Sunday, July 3, 2022

Promoting Equality In The Future of Tech: Meet The Computer Engineer Trying To Close the STEM Gender Gap

Dr Mahsa Mohaghegh juggles many hats. Not only is she a computer engineer, senior lecturer and Director of Women in Tech at AUT, she is also the founder of She Sharp, a charitable trust and learning community for women and girls looking to make their place in the technology sector. She was also recently appointed to the board of Variety – the Children’s Charity, an organisation dedicated to supporting children and young people in need across New Zealand. Having been part of the minority of women in tech during most of her study, Mahsa has written this guest letter for Capsule about why she wants to disrupt the status quo by encouraging girls to take up a STEM-based career.      

As the school year begins, many students from around the country will be offered the choice to study maths, science, engineering and technology (STEM) subjects. This is an opportunity to educate students – especially girls – about the wider STEM industry, and the career opportunities that lay ahead.

The gender gap in New Zealand’s STEM industry is alarming, with only 20 per cent of women working in the STEM field. In addition, only 13 per cent of the engineering workforce are women and 23 per cent of women make up the IT sector.

Closing the gender gap in STEM starts with educating girls at school when they’re young and continuing to cultivate their interest throughout their education.

Whether it be through the school curriculum or by attending extra-curricular activities, we should be providing female students with the right opportunities, resources, role models and enthusiasm about STEM subjects – so that we can help encourage more girls to explore these fields and the career paths these subjects can take them on.

Considering how technology is reshaping everything we know about our world, it’s not difficult to understand the importance of taking the right steps in its development.

Everyone uses technology to some extent, and considering the population demographics, half of technology users are women. That being the case, it’s not unreasonable to say that there should be a corresponding representation of women at the technology development level.

Dr Mahsa Mohaghegh

No one can deny the evidence of the benefits that a balanced, diverse workplace brings – increased productivity, efficiency, and innovation. It’s been shown that companies with gender diverse teams consistently outperform those with a gender imbalance. This is because diverse teams are more adaptable and have a broader spectrum of experience and mentality.

One of the most effective ways to promote and encourage more girls to consider tech as a career path is to highlight female role models in these fields – women who our next generation of girls can aspire to be like.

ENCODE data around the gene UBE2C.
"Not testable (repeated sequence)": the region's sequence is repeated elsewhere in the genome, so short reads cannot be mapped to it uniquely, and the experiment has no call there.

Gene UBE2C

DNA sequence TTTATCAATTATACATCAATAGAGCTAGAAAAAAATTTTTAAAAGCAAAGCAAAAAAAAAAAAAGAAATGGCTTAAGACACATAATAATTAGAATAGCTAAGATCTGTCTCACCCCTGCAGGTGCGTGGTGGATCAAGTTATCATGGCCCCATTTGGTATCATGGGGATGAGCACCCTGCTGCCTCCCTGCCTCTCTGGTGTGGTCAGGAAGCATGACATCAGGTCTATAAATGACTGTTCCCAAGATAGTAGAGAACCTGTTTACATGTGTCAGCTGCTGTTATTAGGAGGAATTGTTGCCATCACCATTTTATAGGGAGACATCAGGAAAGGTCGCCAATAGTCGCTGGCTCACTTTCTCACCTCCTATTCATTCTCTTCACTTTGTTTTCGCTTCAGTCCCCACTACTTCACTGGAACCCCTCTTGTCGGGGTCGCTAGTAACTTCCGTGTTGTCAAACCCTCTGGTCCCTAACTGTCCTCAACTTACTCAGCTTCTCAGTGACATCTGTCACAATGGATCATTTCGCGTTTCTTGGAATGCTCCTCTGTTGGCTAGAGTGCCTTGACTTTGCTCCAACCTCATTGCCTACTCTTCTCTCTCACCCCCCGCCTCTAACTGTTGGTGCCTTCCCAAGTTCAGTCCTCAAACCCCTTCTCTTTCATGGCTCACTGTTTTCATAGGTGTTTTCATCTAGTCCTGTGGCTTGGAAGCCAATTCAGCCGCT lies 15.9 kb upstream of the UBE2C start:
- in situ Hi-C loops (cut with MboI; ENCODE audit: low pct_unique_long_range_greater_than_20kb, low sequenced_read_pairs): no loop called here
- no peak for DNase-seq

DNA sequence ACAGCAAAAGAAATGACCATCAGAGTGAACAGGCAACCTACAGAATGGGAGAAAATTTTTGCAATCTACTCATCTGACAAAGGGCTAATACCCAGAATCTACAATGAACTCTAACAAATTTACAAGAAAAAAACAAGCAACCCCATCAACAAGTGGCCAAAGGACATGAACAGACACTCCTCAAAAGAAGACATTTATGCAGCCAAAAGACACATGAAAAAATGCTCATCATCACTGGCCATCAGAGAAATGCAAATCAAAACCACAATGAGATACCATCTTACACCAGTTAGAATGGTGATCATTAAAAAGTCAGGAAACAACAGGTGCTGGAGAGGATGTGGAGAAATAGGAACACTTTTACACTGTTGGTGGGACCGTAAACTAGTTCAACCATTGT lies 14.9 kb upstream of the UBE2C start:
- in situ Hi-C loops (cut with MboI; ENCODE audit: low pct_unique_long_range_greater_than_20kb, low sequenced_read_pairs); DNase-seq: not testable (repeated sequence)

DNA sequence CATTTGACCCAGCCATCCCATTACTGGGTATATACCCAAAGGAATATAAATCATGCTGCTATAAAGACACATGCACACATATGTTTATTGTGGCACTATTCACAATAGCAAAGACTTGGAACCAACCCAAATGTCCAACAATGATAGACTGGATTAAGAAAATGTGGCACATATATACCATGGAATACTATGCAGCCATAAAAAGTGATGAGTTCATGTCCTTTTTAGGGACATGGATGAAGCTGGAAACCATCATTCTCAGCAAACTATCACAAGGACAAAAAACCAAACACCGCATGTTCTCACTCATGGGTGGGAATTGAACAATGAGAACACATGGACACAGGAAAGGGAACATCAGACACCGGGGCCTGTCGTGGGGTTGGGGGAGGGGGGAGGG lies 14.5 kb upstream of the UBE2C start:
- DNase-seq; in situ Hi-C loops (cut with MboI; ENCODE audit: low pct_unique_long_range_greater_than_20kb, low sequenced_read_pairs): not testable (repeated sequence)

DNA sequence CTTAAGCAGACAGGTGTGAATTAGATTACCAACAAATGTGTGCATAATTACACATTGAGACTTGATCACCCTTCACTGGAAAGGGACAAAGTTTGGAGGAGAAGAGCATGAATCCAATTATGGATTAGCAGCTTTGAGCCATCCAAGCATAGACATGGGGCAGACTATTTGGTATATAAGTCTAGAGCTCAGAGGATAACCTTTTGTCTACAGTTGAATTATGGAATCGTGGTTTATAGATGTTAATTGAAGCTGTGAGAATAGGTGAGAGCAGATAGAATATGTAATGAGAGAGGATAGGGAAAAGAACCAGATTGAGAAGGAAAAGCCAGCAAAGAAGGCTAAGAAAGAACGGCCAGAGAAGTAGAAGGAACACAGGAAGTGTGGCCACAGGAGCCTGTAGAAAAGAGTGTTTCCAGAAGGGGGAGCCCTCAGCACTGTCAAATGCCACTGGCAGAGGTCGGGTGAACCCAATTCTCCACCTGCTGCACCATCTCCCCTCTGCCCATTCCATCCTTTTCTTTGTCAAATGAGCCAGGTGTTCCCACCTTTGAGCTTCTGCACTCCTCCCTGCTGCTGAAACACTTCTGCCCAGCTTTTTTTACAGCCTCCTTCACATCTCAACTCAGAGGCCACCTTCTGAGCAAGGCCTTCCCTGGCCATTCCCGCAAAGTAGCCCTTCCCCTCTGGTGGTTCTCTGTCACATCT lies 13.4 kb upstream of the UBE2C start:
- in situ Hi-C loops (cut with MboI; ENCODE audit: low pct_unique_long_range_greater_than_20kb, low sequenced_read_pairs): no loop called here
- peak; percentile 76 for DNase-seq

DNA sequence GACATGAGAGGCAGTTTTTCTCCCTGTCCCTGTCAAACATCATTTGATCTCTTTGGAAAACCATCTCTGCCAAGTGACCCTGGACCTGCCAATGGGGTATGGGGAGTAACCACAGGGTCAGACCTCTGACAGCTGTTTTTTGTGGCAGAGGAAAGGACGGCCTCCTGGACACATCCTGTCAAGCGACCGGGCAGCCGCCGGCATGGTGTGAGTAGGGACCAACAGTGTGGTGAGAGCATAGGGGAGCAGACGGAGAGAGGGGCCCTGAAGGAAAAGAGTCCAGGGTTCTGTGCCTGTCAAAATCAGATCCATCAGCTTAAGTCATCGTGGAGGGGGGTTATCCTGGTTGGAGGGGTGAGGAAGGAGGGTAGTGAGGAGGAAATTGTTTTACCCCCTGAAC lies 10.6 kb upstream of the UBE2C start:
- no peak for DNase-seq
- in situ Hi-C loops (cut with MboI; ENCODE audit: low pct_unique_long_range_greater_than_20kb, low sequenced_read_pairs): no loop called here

For myself, I was particularly inspired by Dr Anita Borg, and her vision of closing the gender gap. She was an American computer scientist who founded the Institute for Women and Technology and started a digital community for women in computing way back in 1987. Seeing how she paved the way for other women in tech has been one of my biggest inspirations and continues to help drive me in the work I’m doing now through She Sharp.

Another way to promote this sector is to showcase the different paths a career in tech can take, by removing any discouraging misconceptions that can turn girls away.      

Movies, television shows and other popular media have historically depicted the tech industry to be male-dominated and filled with negative ‘nerd’ stereotypes, which creates a false perception for the younger generation. Being subconsciously exposed to these ideas tends to lead to a preconception of who ‘should’ work in technology fields, which holds girls back from their huge potential.

At She Sharp, we use both these approaches to help stimulate interest in STEM. Through hosting events, high-profile women in tech can share their career experiences with the next generation, and we also visit high schools on their tech days, showing high school girls the exciting and varied work that a tech career encompasses.    

All this being said, there’s also the foundational barrier (that is often forgotten) to a career in technology: poverty. Going to school and learning more about STEM is something all girls (and boys) should have access to, yet that isn’t the case in Aotearoa. Currently 1 in 5 Kiwi kids go without the basics such as clothing, warm bedding and school essentials like uniforms and stationery – because their families struggle to pay for food and rent. That’s why when I was offered a chance to become a board member at Variety, I immediately said yes.

By supporting Variety’s work, either through child sponsorship or by contributing to their appeals, we can offer all children and young people the opportunity to live to their greatest potential – and hopefully find themselves one day making waves in New Zealand’s tech sector!

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